When my father first went to Africa, he taught in a secondary school. Once some students were writing sentences with vocabulary words, and one, assigned to illustrate the word "rare," wrote, "Books are rare." My dad thought the student didn't understand the meaning of the word, but it turned out that in that place at that time, books were rare. It was unusual to own even one.
There are many places in the world today where books are rare. And while perhaps this lack isn't in the same category with malnutrition and disease, it still makes me sad that people don't have books. In my life, books are essential.
Yesterday, we visited the International Book Project. For forty years, this wonderful organization has been giving books to countries where books are rare. In Tecwil, the percentage of the population who can use English books is small, but the students at our school will benefit from IBP's generosity. I was able to get lots of novels for my classroom library and I'm looking forward to sharing them with my kids.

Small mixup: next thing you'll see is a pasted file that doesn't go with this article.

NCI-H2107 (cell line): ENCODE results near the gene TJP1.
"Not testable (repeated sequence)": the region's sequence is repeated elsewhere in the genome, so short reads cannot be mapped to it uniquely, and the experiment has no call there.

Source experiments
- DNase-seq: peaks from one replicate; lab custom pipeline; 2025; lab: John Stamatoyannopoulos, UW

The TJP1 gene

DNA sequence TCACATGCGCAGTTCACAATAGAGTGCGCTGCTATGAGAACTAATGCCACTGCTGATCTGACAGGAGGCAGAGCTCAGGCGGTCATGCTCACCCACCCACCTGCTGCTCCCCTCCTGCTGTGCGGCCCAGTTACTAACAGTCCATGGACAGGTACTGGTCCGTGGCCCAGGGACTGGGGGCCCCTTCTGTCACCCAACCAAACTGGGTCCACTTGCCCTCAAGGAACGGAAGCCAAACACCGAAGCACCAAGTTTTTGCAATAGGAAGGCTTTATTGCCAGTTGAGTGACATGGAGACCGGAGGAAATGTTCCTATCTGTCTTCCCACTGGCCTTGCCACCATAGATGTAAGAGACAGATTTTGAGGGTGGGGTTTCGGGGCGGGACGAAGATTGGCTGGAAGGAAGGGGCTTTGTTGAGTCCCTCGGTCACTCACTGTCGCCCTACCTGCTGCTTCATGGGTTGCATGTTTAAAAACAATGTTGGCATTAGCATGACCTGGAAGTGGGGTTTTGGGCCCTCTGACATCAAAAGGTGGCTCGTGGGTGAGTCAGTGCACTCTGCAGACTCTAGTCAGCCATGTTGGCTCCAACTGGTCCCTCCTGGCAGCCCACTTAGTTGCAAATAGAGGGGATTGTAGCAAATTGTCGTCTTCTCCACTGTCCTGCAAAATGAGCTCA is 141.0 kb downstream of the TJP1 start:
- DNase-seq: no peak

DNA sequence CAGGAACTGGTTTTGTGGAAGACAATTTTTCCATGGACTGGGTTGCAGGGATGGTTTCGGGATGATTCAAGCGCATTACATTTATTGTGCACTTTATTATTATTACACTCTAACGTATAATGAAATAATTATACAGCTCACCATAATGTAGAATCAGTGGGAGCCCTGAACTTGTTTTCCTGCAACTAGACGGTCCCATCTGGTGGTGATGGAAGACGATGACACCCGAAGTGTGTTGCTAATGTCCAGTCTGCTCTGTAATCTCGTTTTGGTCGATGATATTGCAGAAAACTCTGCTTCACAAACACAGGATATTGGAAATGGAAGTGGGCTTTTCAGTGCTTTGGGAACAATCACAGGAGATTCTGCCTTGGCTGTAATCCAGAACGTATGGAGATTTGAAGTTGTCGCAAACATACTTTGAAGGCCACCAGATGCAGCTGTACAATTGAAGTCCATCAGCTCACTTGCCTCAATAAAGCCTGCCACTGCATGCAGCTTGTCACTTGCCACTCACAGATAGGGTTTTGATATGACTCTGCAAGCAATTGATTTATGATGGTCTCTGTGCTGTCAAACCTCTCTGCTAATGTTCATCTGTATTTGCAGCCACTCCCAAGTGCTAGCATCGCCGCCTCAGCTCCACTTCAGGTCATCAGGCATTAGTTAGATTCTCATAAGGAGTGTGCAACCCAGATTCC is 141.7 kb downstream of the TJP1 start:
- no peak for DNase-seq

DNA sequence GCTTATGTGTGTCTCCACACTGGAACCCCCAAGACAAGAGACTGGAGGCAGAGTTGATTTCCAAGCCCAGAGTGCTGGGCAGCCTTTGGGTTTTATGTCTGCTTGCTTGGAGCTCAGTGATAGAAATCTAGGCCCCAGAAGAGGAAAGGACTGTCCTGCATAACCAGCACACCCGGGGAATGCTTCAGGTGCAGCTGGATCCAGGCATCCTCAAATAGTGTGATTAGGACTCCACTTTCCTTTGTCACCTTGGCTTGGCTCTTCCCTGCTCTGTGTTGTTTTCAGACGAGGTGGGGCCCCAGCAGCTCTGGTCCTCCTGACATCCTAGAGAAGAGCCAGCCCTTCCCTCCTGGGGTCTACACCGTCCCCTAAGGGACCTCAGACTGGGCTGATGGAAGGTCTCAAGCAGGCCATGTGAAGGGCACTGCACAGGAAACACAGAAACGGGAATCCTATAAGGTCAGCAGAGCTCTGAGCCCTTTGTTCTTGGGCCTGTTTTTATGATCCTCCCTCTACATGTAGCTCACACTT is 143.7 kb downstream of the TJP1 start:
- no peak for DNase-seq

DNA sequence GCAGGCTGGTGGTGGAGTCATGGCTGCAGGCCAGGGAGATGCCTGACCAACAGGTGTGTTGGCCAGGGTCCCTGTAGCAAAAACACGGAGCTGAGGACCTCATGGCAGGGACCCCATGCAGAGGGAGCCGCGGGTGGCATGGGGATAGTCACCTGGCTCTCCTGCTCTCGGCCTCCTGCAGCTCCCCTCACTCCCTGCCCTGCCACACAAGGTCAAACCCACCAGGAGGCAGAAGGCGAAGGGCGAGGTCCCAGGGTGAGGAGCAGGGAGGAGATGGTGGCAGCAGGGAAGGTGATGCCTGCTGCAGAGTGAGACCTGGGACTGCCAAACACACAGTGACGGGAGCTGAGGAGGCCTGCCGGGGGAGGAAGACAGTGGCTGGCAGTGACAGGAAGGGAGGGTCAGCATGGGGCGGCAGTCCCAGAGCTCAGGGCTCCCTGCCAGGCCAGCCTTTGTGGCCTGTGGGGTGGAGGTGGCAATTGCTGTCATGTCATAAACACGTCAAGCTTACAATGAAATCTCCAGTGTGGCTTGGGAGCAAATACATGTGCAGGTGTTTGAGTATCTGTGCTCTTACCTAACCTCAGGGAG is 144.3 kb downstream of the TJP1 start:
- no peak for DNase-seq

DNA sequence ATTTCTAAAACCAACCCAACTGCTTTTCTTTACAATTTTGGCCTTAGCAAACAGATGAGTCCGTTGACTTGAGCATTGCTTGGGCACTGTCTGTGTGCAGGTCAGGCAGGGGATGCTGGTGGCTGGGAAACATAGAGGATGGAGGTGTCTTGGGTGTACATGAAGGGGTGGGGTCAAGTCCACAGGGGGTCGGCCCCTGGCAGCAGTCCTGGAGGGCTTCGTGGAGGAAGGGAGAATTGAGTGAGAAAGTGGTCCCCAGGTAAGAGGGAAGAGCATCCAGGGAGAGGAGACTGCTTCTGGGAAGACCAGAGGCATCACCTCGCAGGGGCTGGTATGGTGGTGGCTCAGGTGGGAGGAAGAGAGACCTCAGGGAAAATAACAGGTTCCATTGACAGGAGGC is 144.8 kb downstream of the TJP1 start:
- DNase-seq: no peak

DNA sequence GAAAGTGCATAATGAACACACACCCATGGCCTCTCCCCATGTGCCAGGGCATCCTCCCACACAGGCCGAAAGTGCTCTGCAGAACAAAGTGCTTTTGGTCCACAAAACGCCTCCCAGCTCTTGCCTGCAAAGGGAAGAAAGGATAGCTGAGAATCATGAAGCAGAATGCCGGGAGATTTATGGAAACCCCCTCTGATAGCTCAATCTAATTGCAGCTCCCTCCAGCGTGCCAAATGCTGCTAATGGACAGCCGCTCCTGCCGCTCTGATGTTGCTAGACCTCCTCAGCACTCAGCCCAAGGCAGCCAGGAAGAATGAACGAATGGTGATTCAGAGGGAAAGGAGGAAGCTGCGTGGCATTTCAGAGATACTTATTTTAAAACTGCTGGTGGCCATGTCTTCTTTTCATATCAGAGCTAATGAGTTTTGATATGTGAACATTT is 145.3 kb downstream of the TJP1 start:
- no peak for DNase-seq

My students aren't the most book-deprived you could find, but many of them don't have the richness of choice that I had as a child. I hope that they will be among those who will work to make books available in the other languages spoken in Tecwil, and that they will work against illiteracy in Tecwil or other places. Sure, there are other needs in this world, but knowledge flows through books. And people who are illiterate can't read a medicine bottle, or a lease, or God's word.
Books are rare! Please donate to the International Book Project - you can send them the books you're finished with or you can give them money. Follow the links on their website to find out how.
42 minutes ago